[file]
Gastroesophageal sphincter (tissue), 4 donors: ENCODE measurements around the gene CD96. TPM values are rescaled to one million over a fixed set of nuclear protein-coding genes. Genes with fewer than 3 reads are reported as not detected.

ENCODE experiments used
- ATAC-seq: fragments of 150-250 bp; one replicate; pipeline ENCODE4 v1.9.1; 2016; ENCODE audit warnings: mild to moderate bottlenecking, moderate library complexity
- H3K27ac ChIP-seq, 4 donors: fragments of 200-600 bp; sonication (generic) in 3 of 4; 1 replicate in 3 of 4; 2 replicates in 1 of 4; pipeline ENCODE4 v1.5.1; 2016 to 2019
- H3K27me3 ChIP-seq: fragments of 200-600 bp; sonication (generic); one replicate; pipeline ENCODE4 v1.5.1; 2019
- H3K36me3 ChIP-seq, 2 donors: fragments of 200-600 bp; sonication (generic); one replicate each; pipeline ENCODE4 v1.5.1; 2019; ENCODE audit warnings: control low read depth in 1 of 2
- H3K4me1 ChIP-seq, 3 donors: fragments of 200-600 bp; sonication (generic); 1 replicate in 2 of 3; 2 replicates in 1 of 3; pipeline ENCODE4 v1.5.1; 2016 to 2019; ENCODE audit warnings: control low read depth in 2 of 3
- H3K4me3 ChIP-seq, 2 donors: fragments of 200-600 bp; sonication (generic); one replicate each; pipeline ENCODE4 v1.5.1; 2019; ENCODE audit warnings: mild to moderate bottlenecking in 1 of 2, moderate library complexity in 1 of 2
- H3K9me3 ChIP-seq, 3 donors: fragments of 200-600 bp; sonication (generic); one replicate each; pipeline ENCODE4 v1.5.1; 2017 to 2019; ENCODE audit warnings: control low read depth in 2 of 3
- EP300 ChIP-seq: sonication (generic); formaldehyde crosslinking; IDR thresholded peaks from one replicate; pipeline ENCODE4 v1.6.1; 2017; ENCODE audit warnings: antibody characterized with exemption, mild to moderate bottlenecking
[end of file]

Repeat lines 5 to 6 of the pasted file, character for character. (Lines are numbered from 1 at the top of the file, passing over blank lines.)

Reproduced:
- H3K27me3 ChIP-seq: fragments of 200-600 bp; sonication (generic); one replicate; pipeline ENCODE4 v1.5.1; 2019
- H3K36me3 ChIP-seq, 2 donors: fragments of 200-600 bp; sonication (generic); one replicate each; pipeline ENCODE4 v1.5.1; 2019; ENCODE audit warnings: control low read depth in 1 of 2